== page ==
For more than 120 years we have celebrated workers on Labor Day. This year labor is doing better, certainly compared to a decade ago during the Great Recession. The unemployment rate is 4.4 percent.
Yet there are still far too many people sitting on the sidelines of the job market, especially younger adults. Too many jobs offer low wages and bleak prospects for advancement.
Meanwhile, management routinely complains about not finding the skilled workers they need.
One intriguing way to expand opportunity and close the gap between people looking for good jobs and employers eager for skilled labor is for the U.S. to embrace apprenticeship programs. Think Germany and its famed apprenticeship system.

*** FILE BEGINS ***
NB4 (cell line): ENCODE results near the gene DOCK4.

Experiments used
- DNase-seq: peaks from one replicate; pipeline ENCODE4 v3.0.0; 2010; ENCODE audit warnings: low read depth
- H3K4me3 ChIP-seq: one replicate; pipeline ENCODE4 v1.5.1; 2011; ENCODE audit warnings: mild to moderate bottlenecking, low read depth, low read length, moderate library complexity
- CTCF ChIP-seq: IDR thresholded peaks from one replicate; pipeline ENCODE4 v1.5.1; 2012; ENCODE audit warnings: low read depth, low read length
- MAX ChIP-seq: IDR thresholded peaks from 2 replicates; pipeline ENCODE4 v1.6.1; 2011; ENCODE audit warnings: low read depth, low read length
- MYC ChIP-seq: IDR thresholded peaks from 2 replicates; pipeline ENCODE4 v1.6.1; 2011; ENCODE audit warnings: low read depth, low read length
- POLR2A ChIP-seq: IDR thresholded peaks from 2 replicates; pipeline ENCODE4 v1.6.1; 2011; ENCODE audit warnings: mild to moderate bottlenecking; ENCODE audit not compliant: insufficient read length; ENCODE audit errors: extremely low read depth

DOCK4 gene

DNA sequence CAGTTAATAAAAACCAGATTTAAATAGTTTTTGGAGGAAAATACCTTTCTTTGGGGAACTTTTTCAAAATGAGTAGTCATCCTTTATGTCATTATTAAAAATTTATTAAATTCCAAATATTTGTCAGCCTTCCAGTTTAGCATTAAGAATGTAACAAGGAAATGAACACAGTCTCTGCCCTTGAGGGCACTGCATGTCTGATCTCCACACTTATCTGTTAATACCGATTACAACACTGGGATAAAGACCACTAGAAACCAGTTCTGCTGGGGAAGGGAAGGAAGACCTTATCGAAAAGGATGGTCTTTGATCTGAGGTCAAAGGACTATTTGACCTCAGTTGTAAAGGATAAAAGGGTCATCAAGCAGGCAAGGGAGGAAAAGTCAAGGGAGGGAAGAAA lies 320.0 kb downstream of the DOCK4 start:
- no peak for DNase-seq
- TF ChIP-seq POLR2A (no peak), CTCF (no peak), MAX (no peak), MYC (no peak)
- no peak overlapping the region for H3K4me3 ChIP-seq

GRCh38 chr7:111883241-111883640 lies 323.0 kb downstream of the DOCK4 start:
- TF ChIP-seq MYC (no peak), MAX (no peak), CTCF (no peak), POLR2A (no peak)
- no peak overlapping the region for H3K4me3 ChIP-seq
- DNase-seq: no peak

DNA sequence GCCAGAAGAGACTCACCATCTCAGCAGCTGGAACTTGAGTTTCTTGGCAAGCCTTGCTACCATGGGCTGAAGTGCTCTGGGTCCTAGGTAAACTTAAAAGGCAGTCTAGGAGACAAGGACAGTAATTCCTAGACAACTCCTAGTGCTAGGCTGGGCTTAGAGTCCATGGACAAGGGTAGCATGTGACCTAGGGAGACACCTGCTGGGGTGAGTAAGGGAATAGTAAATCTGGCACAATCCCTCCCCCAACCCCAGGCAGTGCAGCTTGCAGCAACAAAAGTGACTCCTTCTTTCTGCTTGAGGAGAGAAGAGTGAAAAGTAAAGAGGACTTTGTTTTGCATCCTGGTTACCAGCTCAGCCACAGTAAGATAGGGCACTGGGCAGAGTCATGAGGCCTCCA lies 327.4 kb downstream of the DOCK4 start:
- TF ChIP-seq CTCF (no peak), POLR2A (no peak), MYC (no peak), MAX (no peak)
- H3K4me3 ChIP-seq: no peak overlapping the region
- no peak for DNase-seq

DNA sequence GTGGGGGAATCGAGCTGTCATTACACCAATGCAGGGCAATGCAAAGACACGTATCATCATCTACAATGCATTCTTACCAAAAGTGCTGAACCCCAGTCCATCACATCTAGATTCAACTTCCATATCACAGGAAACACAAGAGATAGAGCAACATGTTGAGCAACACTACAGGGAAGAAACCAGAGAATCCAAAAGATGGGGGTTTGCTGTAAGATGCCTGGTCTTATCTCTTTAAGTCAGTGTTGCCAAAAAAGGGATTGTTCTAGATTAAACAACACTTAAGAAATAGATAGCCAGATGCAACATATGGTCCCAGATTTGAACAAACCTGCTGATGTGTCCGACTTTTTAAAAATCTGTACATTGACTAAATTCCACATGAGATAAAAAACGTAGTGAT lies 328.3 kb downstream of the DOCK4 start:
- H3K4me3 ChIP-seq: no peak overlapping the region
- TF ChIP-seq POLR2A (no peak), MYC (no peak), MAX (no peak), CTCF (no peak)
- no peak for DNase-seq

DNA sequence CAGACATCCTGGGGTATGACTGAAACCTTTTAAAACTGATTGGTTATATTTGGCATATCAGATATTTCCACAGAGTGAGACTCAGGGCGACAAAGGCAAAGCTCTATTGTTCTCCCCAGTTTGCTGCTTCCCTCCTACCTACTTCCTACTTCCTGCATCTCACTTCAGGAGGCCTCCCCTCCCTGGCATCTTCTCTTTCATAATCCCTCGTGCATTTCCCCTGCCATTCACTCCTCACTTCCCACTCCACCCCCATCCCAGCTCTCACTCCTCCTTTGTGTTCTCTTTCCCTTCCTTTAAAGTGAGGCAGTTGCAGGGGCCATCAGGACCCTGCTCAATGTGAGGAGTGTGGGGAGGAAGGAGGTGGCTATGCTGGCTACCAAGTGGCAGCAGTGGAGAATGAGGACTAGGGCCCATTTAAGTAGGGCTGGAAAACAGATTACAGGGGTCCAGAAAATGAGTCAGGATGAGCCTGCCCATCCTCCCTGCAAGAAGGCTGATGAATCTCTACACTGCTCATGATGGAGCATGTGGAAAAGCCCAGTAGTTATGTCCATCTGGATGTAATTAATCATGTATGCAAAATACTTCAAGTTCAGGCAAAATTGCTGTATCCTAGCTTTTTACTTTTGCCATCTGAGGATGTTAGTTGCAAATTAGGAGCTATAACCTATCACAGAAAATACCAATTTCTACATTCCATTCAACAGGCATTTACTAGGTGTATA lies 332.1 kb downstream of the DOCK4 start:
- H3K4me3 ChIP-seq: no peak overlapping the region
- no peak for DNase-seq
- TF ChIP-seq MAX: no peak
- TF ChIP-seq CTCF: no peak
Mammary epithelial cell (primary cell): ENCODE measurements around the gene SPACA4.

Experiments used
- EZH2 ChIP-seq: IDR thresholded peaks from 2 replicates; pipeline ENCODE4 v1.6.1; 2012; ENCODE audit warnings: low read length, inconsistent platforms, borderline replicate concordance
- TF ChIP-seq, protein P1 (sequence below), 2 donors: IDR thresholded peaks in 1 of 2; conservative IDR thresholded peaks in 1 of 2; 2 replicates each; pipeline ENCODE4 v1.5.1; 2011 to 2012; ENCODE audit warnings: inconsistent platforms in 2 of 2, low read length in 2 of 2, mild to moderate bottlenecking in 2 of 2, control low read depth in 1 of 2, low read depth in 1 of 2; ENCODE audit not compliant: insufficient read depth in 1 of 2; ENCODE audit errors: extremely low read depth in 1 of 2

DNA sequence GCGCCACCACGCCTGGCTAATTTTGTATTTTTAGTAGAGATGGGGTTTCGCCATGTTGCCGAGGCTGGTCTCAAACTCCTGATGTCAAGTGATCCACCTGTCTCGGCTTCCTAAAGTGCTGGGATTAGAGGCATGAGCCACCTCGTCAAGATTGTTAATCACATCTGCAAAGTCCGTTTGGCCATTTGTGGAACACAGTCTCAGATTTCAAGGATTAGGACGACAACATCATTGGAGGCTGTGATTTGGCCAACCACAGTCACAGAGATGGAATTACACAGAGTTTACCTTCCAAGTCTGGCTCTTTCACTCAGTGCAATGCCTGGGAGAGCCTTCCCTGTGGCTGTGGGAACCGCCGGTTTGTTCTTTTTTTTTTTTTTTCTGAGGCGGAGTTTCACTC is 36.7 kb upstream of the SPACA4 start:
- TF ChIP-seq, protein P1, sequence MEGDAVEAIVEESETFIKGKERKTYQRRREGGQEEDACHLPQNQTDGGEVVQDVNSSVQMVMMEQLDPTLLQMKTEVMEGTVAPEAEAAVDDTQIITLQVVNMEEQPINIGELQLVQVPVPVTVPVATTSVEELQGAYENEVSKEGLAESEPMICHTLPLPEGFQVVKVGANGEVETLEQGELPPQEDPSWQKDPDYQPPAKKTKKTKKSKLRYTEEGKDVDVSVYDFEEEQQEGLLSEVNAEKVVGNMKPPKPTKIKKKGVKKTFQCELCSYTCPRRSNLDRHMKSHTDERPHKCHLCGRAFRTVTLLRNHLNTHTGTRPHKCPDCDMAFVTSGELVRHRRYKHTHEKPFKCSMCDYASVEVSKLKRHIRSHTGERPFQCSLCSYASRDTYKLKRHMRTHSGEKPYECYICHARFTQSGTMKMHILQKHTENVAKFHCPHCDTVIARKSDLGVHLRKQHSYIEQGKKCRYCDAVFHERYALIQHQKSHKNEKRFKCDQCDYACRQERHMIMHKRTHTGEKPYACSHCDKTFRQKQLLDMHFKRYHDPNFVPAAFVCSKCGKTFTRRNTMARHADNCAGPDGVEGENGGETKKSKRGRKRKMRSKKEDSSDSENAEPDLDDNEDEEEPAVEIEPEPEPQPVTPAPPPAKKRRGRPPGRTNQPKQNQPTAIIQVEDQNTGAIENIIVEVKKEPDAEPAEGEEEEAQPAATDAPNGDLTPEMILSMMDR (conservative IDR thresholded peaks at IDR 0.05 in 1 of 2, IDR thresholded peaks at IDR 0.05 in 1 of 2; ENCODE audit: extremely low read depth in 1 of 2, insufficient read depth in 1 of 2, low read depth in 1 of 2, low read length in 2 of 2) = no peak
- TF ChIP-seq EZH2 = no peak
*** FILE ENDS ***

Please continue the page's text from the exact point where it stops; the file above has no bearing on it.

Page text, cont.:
Apprenticeships combine several years of paid work with classroom instruction. Advocates argue that a vibrant apprenticeship system holds the promise of reducing youth unemployment, improving the transition from school to career, raising wages and boosting productivity.
At least, that's the promise.
Marketplace senior economics contributor Chris Farrell talked this Labor Day with two experts on apprenticeships.
• Andrew Hanson, a senior research analyst at Georgetown University's Center on Education and the Workforce.
• Angela Hanks, associate director of workforce development policy at the Center for American Progress.
Use the audio player above to hear the full segment.